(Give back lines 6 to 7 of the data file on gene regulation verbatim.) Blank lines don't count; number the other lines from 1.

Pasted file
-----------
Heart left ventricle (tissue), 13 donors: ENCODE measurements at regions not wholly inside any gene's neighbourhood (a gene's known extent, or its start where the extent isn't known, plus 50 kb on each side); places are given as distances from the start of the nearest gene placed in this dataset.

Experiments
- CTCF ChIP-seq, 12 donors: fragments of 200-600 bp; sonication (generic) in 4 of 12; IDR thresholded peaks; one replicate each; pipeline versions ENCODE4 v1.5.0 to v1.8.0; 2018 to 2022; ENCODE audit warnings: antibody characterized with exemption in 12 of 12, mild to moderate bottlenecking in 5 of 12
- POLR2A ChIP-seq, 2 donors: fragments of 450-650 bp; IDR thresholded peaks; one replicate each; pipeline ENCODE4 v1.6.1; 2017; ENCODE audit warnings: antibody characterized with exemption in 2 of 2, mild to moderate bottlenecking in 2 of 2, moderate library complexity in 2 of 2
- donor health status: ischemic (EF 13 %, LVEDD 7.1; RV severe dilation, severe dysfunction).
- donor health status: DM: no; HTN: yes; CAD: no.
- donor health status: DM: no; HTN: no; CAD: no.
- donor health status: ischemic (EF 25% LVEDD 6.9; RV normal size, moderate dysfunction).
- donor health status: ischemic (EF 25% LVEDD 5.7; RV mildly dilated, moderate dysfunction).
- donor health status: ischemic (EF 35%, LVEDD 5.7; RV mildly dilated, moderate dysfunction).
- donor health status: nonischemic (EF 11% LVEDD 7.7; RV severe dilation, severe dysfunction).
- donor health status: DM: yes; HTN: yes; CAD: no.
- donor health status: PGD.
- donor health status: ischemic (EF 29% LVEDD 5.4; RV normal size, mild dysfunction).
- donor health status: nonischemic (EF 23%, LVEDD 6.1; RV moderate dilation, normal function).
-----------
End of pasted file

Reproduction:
- donor health status: DM: no; HTN: yes; CAD: no.
- donor health status: DM: no; HTN: no; CAD: no.